Tax Collections made easier with 800 Series OCR
If paying taxes is one of the "sure things" in this life, cashiers for Edward J. Rosewell Cook County Treasurer, in Illinois know one of their their "sure things" is a twice-yearly crush of property owners to pay their tax bills in person at one of six collection offices; long-standing delivery problems in the Chicago area made many taxpayers leery of putting their payment in the mail and a large percentage of them also wait until the last day of a five-week collection period. The cashiers' anxiety level dropped considerably, however, when the department changed the way walk-in payments are recorded--literally putting in their hands the solution to a major cause of fatigue, frustration and ill will on both sides of the counter.
Those paying-in-person tax-payers number some 170,000, representing more than 10 percent of the 1.5 million tax bills the treasurer's office sends out twice a year. By that measure it's the largest operation of its kind in the nation; the more than $6 billion it collects annually is exceeded only by the $7 billion collected by Orange County, CA. "You can see the difference in how quickly the lines move," says Assistant Treasurer Barbara Gorell. "They (property owners) don't want to stand in line, but it seems they all want to wait until the last day to come in to pay. Now the cashier only has to scan bills once, take the money, give a receipt and the taxpayers are on their way."
For many years Cook County tax bills have borne a line of OCR A (for optical character recognition) type that identifies the parcel number, the half-year period the bill represents and the amount due. Until early 1994 those bills were passed through a stationary Unisys mechanical OCR scanner at the cashier's work station in the downtown Chicago office or at one of the satellite offices in the suburbs. But the vagaries of the laser-based forms printing process too often placed the scan line optimum scanning position, requiring several passes above or below the through the slot scanner for a good "read" and, more often than not, failure to even get one. That meant the cashier had to manually enter the data on the keypad of the Unisys B2X series terminal. The slow-moving lines grew long and, as one observer noted, as the deadline drew closer customers got increasingly surly and cashiers became increasingly defensive.
In late 1993 the mechanical scanners were replaced by hand-held scanning wands and Model 833 readers from Caere Corp. A test run, minor debugging and training prepared everyone for the collection period that was to begin in mid-January. "The wands give us much more flexibility on positioning the scan lines," says Rosewell, noting the cashier passes the wand over the line, rather than being hampered by the machine's ability to read the form only where the line is supposed to be. The nearly 100 percent first-pass read rate meant customers moved through the process quickly, he says, noting accuracy improved, too, because manual data entry has an inherently high error rate. "The only thing the cashier has to do manually is enter the amount paid to generate the receipt," Rosewell says. The cashiers' terminals conned to a Unisys B-38 minicomputer in each office, which uploads a day's transactions overnight to the IBM 3090 mainframe. Three Xerox laser printers produce the tax bills from the data stored on the 3090. Maintaining that printer investment was another of the factors in the decision to use OCR-A. A bar code with the necessary information would have been too long to fit on the page, Rosewell notes.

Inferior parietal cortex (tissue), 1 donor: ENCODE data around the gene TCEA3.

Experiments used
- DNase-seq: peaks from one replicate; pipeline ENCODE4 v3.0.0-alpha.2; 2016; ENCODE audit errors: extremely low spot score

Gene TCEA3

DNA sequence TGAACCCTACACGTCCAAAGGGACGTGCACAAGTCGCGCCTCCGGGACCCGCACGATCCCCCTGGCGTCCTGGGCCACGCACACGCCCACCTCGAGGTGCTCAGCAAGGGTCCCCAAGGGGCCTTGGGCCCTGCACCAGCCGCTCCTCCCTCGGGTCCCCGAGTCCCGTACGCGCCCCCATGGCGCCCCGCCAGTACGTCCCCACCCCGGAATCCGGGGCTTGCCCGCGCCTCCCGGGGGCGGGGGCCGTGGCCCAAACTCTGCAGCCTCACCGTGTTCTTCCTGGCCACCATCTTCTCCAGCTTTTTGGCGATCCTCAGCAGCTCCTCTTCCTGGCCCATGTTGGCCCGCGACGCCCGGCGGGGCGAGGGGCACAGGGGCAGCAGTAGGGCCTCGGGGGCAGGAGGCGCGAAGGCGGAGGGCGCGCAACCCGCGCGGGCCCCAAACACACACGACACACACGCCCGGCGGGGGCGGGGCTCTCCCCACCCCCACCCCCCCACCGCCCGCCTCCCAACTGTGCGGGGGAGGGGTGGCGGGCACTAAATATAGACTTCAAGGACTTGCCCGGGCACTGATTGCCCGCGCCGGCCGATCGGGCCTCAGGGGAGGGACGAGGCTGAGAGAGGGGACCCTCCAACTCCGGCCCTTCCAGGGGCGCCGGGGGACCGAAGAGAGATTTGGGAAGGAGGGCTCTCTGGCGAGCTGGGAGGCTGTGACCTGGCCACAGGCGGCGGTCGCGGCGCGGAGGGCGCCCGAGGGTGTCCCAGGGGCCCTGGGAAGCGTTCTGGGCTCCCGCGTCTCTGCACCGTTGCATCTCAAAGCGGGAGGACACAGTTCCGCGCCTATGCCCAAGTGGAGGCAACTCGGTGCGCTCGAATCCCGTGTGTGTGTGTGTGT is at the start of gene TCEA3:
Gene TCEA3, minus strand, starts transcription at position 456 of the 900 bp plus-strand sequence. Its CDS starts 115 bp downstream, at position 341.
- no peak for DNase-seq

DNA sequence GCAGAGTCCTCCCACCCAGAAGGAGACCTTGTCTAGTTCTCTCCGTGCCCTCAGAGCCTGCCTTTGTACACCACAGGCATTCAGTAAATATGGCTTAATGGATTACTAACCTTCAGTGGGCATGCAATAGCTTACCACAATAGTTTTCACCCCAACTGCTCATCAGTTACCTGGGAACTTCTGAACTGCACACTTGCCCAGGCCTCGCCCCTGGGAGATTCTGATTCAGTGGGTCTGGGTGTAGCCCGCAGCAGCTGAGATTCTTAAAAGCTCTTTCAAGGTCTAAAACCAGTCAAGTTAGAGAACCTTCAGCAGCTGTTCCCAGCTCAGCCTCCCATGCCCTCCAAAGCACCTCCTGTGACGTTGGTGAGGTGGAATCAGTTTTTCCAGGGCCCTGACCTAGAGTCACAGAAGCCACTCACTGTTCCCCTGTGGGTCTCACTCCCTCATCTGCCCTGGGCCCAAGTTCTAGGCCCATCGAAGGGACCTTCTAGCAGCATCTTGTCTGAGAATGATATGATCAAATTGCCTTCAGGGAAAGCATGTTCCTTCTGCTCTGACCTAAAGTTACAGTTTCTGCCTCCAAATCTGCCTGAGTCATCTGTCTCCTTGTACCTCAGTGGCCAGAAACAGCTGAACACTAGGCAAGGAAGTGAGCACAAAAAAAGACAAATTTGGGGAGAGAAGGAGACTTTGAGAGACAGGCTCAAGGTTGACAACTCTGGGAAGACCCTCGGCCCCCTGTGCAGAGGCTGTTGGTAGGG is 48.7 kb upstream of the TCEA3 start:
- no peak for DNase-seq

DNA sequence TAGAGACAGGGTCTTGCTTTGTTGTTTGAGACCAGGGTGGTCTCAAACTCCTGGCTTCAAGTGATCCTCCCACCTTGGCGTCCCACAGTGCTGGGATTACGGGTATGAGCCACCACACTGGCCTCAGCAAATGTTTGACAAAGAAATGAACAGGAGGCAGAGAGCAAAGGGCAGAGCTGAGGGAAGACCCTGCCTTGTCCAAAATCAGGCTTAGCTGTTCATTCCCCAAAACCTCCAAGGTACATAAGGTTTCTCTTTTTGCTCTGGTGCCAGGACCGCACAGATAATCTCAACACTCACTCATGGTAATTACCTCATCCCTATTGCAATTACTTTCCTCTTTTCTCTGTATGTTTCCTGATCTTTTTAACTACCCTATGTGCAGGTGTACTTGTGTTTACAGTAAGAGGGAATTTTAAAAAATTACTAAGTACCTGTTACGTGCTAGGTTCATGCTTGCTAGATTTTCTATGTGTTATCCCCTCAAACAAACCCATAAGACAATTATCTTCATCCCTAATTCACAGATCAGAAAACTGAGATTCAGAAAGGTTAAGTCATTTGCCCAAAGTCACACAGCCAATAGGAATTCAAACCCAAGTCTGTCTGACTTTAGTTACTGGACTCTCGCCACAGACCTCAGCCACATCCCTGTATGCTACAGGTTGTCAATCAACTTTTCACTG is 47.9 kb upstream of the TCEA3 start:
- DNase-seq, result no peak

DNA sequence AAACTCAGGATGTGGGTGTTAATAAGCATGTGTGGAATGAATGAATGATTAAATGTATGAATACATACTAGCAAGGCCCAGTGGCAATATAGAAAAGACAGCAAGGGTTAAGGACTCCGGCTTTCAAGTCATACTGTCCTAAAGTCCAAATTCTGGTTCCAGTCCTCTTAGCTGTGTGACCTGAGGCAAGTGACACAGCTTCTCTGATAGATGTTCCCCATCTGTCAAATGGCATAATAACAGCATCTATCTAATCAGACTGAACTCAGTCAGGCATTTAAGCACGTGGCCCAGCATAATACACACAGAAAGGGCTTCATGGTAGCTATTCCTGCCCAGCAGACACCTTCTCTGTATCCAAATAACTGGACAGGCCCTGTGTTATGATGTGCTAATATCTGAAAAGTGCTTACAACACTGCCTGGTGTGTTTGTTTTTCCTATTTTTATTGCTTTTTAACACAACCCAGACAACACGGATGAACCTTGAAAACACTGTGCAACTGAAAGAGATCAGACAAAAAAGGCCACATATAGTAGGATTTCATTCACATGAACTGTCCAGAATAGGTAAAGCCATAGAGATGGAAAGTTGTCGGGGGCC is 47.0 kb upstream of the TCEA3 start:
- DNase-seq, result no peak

After some initial uneasiness during the test period, Rosewell says, cashiers became fans of the new system. That assessment is seconded by Chuck Riley, Chicago-area sales manager for William Miles and Associates, the Caere reseller that handled the sale, worked with Unisys to integrate the systems and conducted what little training was needed. "I visited all the offices, before and after they began using the wands," he says. "I've seen the lines, watched people's tempers flare when the old system caused problems. After we installed, I spent at the most 15 minutes with each office supervisor and with each cashier. Once they learned the proper way to hold and move the scanner, a process that took maybe two minutes most of them said 'Hey, this is easy.' "It was easy for us and Unisys, too," he continues, "because the readers plugged into the RS-232 port on the terminal used by the old slot scanner.
Another benefit we discovered was that the total cost of the new wands and readers was less than what they had been paying to maintain the old slot readers." Riley says he was impressed with the reader's text editor. "The scan line contains information for six different data fields on the record. As often as I've watched them scan the forms, I've yet to see one place wrong data in the wrong field when it comes up on the screen." Rosewell says the wands and readers were chosen with the future in mind. Because they recognize OCR and several barcode symbologies, they'll be used when the treasurer's office implements a barcode system for handling delinquent tax bills. The good news in the treasurer's office didn't have to travel too far but it went fast, nonetheless. "Three hundred feet down the hall from the treasurer's office is the Cook County Department of Revenue, which issues and collects fees for six different types of permits," says Riley. "When they saw the improvement in the tax-filing system, they decided they wanted the same thing."
-- Jeff Woosnam